November 9: "Port Royal, Jamaica's First Archaeological Park"
1950: The country’s educational affairs will pass into the hands of the new Education Authority, set up by Government to replace the Board of Education and the Jamaica Schools Commission. All appointments to the authority have been completed.
1952: W.A. Bustamante, minister for communications and head of the elected Government, will not attend the ceremony at the Cenotaph; neither will any other Jamaica Labour Party minister or any other Labour member of the House of Representatives.
1958: Chief Minister Norman Manley visits St Ann to carry out a busy schedule, ranging from hand-shaking tours to a private conclave of People’s National Party executives and members at the courthouse in St Ann’s Bay.
1962: The Jamaica Public Service Company receives a letter from Prime Minister Alexander Bustamante on the company’s plan to retrench 11 per cent of its employees because of a fall in profits and its inability to finance a development programme.
1963: The £500,000-a-year industry, providing up to 100 jobs, is to be located in Montego Bay, Robert Lightbourne, minister of trade and industry, announces at the opening of a branch office of the Jamaica Industrial Development Corporation.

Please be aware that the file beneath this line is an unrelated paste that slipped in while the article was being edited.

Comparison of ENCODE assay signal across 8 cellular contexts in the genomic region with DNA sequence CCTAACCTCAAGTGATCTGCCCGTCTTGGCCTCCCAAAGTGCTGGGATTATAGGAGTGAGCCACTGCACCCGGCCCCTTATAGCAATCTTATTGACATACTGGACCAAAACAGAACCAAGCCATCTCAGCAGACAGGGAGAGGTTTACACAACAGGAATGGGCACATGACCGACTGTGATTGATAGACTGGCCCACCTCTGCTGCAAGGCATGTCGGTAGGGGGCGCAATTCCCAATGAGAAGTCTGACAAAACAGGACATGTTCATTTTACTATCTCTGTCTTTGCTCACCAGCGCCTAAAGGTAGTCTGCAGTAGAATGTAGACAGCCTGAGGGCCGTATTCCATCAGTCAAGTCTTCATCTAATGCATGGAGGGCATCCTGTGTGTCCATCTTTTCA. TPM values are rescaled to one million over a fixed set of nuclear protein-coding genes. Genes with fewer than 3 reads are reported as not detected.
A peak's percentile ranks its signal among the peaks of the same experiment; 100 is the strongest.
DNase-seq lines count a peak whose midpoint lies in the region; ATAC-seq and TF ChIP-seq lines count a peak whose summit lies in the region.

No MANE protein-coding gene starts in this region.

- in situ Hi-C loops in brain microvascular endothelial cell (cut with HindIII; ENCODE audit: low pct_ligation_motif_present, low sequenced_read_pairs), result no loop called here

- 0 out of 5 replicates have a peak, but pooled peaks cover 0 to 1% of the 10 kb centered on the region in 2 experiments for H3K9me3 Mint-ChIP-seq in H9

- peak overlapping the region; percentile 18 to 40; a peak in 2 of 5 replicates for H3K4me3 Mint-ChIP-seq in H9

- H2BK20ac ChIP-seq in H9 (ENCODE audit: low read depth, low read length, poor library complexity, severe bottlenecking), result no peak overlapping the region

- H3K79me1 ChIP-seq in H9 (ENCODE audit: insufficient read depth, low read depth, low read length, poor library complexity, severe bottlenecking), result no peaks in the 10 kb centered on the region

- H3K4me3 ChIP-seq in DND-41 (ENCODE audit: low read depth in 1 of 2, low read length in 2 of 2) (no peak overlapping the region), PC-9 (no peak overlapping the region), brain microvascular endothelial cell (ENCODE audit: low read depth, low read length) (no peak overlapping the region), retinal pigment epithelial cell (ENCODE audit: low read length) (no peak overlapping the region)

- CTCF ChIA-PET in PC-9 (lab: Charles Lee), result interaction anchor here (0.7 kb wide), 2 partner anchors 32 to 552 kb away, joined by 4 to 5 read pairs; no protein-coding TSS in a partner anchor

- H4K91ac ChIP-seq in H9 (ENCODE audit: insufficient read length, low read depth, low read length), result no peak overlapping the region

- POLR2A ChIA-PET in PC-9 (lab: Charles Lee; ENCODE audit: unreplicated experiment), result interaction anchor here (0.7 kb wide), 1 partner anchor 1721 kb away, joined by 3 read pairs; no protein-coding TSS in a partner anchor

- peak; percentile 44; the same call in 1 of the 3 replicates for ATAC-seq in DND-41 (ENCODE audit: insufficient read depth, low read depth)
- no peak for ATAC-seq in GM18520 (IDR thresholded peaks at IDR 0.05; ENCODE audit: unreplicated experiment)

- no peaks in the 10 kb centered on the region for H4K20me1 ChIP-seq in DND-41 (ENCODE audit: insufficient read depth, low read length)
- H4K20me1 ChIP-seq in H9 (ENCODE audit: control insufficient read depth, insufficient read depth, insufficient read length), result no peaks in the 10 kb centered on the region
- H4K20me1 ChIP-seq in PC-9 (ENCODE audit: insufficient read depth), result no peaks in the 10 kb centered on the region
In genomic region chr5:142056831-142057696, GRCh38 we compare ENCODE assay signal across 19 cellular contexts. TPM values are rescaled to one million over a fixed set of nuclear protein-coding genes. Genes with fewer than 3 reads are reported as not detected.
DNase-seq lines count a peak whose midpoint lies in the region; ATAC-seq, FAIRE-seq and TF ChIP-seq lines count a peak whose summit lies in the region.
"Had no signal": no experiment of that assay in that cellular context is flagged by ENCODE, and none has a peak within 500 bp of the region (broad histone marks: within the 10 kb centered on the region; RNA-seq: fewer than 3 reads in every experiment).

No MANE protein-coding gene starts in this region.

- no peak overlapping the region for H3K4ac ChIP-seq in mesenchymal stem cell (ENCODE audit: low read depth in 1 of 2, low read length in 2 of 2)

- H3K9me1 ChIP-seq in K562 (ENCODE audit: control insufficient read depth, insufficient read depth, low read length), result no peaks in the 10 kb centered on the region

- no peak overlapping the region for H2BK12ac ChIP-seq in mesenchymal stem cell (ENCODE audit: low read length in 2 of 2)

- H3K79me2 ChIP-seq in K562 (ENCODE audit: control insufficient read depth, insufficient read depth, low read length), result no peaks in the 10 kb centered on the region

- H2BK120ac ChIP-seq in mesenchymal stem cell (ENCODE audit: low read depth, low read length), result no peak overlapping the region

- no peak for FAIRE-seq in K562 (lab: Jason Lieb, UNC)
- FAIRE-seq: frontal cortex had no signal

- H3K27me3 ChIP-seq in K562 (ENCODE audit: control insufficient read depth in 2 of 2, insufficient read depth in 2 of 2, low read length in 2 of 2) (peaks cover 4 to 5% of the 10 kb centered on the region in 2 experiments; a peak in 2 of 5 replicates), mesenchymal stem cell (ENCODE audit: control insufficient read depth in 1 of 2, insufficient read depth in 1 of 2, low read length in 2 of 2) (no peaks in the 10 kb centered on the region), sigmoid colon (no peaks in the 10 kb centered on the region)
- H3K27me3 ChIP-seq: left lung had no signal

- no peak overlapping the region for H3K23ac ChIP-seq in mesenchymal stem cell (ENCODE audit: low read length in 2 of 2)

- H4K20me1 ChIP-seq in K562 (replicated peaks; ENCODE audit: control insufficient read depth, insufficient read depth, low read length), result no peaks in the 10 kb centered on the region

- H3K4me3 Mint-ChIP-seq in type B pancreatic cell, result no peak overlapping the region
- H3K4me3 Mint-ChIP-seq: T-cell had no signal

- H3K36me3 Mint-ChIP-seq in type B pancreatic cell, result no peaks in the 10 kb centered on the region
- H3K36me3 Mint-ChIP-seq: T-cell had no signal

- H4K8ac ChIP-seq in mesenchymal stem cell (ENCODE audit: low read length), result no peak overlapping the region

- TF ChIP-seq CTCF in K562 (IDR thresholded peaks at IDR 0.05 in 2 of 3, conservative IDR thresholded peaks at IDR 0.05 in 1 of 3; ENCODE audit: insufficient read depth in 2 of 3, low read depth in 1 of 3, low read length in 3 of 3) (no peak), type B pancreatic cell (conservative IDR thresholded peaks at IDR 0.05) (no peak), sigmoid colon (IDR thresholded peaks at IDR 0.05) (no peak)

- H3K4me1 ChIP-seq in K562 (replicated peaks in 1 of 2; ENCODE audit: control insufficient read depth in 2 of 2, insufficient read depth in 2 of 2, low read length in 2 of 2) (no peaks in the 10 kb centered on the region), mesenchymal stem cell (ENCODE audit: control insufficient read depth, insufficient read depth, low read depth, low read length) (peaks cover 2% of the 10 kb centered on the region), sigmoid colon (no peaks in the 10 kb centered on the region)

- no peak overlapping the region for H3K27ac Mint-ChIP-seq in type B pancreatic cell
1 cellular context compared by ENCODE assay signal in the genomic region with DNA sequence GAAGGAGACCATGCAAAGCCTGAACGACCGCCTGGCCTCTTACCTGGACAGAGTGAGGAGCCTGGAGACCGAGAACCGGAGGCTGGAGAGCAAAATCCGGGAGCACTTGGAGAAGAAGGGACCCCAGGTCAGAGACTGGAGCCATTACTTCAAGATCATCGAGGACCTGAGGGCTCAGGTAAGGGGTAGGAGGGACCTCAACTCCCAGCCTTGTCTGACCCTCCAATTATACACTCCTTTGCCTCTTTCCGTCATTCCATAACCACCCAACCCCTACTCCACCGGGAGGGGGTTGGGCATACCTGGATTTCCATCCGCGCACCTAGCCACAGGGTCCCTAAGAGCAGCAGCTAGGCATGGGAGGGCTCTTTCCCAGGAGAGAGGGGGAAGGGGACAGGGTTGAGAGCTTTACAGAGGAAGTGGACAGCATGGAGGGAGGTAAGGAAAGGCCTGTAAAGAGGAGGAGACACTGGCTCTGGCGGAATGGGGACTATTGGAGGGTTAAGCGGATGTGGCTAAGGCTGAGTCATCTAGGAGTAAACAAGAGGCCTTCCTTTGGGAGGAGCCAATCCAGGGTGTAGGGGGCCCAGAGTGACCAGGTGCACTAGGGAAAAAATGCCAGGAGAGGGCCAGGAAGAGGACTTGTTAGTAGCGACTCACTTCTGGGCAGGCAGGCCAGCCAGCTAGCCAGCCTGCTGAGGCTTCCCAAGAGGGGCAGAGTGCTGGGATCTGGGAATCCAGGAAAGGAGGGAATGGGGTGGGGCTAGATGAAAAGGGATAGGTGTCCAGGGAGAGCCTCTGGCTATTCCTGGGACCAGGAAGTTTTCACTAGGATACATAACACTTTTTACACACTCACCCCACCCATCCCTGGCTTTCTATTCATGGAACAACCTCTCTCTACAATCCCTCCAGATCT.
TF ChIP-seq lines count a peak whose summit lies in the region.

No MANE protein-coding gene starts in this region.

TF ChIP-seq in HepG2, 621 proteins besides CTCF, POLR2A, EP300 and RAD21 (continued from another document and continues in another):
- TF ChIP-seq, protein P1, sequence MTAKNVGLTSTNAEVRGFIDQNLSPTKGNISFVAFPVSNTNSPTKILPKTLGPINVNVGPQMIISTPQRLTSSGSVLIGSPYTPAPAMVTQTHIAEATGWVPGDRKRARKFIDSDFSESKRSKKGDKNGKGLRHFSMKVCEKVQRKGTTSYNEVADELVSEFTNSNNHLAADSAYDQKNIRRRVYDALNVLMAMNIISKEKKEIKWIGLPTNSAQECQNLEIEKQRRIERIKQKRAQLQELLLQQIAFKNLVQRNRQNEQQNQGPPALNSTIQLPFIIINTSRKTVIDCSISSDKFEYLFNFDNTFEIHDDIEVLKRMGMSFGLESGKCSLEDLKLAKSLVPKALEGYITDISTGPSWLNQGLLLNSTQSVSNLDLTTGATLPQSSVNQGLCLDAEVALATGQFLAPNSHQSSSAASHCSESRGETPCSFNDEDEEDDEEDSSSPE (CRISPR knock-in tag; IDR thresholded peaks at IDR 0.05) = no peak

1967: Prime Minister Hugh Shearer says that he has not received, neither has he seen from any source, any complaint from the director of public prosecutions about the conditions under which he discharges his duties.
1968: Edward Seaga, minister of finance and planning, tours a site at Port Royal which is to become Jamaica’s first archaeological park.
1969: Representatives of groups of people from all walks of life attend the Remembrance Day service at the George VI Memorial Park to honour the men of Jamaica who fell in the two World Wars. Similar services are being held in various parts of the island.